There will be a range of exhibitors and publishers present at the conference, as well as exhibitions and screenings. Tours and visits will also take place over the three days.

VISITS & TOURS

Delegates can book to attend visits and tours taking place over the three days. Booking Deadline: Friday 1 March 2019

THURSDAY 4 APRIL

SUBVERSIVE SUSSEX WALK
THURSDAY 4 APRIL
15.50 – 17.30
Discover the underdog history of Brighton with a radical ramble around the city centre. Behind the Georgian facades of the seafront has always lain another town entirely. Hear the history of the butcher who tried to cleave the cabinet; the chimney sweep who fought for Brighton’s poor…
Max number of people: 20
£5 – all money raised goes to Mutual Aid Vegan Foodbank.
pre-book your tour visit ticket

FRIDAY 5 APRIL

THE ROYAL PAVILION
FRIDAY 5 APRIL
12.45 – 14.15
This unique tour of the Royal Pavilion will be led by curator and art historian Alexandra Loske (University of Brighton). Alexandra will show delegates the State Rooms, the Great Kitchen and the King’s Apartments of George IV’s pleasure palace by the sea. The tour will provide insights into the recent major restoration project of the Saloon, as well as a large loans project scheduled for 2019. Tours are open to all delegates, but you must pre-book as numbers are limited.
Max number of people: 20
£14.00
pre-book your tour visit ticket

PUBLIC SCULPTURE WALK
FRIDAY 5 APRIL
14.30 – 16.30
This walking tour offers delegates a chance to see a selection of public sculptures and monuments in Brighton. It will include examples of public sculpture and monuments from the Regency period to the present day. The tour will uncover neglected aspects of these often ‘taken for granted’ features of the urban landscape. The tour will highlight the local and national histories behind these objects their opening ceremonies, changes of location, aspects of public art commissioning, their popular reception and the peculiarities of the Brighton seaside experience.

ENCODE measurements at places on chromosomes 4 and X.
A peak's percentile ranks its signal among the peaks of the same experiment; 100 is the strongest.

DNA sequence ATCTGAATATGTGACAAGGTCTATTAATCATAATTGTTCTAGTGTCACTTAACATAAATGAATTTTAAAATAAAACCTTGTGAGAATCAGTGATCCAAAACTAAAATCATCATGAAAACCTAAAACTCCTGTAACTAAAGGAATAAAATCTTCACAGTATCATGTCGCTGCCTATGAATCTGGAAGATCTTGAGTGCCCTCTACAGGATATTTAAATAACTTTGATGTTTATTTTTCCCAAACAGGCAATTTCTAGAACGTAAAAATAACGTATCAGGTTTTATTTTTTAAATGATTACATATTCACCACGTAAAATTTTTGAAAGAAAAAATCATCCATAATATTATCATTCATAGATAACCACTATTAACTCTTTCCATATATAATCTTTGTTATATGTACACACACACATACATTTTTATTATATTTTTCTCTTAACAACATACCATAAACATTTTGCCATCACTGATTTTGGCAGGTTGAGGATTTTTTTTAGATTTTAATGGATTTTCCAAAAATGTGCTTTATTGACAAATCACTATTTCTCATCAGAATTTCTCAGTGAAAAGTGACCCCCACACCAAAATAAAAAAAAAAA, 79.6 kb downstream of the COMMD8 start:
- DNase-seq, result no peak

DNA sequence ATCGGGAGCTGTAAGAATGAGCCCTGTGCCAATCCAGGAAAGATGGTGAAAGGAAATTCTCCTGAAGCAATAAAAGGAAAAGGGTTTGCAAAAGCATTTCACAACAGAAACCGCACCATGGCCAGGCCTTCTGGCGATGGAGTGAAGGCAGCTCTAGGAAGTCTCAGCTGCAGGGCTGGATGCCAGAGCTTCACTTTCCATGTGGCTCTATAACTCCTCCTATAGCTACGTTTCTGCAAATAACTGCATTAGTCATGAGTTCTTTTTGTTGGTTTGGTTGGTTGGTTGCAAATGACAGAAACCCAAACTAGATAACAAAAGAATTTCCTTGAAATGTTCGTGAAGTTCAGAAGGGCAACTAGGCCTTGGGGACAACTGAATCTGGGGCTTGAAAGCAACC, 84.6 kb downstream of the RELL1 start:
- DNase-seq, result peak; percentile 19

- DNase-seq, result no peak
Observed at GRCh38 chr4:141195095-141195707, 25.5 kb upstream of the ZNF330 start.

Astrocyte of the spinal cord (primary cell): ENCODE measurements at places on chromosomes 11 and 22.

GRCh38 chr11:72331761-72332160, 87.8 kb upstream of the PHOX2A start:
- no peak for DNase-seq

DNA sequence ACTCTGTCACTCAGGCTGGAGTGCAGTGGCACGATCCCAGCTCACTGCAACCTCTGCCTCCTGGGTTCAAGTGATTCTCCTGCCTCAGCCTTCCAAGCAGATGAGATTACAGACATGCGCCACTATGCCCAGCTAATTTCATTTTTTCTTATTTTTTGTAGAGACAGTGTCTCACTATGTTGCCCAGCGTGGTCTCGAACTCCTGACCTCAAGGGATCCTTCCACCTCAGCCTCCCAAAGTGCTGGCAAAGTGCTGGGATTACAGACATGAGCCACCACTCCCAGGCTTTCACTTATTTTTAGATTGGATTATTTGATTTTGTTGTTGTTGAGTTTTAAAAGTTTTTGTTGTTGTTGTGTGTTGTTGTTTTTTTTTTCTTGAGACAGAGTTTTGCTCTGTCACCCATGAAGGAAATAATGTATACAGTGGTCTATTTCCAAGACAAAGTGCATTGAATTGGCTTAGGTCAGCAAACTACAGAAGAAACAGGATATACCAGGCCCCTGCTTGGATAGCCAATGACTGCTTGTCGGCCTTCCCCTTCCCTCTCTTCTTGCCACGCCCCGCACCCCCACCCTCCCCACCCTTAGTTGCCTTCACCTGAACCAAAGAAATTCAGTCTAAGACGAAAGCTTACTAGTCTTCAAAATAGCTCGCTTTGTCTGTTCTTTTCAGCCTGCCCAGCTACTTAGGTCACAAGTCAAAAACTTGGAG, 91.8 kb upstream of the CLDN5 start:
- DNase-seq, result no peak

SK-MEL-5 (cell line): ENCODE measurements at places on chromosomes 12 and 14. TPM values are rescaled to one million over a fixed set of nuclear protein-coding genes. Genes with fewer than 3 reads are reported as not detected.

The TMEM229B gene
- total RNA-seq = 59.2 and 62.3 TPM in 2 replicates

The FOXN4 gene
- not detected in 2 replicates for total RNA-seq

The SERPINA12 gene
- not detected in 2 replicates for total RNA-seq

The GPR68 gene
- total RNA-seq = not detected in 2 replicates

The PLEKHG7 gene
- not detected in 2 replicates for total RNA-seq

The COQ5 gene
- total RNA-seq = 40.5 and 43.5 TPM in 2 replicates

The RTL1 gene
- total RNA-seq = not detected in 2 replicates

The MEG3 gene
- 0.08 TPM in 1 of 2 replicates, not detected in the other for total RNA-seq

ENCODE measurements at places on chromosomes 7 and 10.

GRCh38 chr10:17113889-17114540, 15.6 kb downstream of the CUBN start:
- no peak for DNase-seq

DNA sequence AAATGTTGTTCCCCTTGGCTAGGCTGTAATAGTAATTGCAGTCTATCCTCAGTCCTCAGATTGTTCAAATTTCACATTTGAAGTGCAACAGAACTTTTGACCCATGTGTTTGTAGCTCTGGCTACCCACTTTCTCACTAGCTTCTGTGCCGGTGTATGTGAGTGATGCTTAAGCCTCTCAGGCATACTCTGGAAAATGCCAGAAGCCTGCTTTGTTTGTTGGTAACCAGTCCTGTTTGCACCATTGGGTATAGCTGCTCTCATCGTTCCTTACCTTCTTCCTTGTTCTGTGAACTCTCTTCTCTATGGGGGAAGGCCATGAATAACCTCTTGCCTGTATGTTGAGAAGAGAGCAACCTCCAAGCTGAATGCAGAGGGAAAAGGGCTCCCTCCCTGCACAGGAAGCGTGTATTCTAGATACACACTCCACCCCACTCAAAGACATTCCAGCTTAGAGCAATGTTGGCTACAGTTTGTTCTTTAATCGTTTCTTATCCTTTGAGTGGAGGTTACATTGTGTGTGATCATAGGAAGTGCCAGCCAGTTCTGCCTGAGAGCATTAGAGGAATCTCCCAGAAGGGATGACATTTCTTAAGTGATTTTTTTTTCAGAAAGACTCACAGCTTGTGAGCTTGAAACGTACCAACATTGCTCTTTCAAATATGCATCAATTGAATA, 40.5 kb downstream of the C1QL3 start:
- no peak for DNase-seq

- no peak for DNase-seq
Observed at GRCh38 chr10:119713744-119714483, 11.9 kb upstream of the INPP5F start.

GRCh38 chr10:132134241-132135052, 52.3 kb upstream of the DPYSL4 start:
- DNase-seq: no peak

The tour will be taken on foot on pavements and roads, avoiding steps, stairs and steep inclines. It will last approximately two hours much of it along the seafront promenade. In the event of inclement weather, a short talk and trail leaflet will be presented at Grand Parade instead.
Peter and Jill Seddon are retired academics from the Schools of Art and Humanities, University of Brighton and are co-authors, together with Anthony McIintosh, of ‘The Public Sculptures of Sussex’, (Liverpool University Press, 2014).Tours are open to all delegates, but you must pre-book as numbers are limited.
Max number of people: 12
£5.00 (donation to a Brighton homeless charity)
pre-book your tour visit ticket

EXHIBITORS

The following publishers and exhibitors will be attending the 2019 Annual Conference:

Bloomsbury
Brepols
Burlington Magazine
Intellect
MUP
MIT Press
Paul Mellon Centre
Penn State University Press
Photoworks
Princeton University Press
Routledge
Wiley
Yale University Press

Unfortunately we have now sold out of exhibitor tables. However, if you would like a presence at the Annual Conference, you can include catalogues, leaflets and flyers in our delegate packs.

ADVERTISING & INSERTS

Every delegate will receive a conference programme and delegate bag. To make a booking, please download the form below.

Conference Programme Adverts: Booking deadline 25 January 2019
• Half page (A5 landscape) £260 +VAT
• Quarter page £160+VAT
SOLD OUT

Inserts for delegate bags: Booking deadline 15 March 2019
(quantity 500):
• Up to single A4 sheet £210 +VAT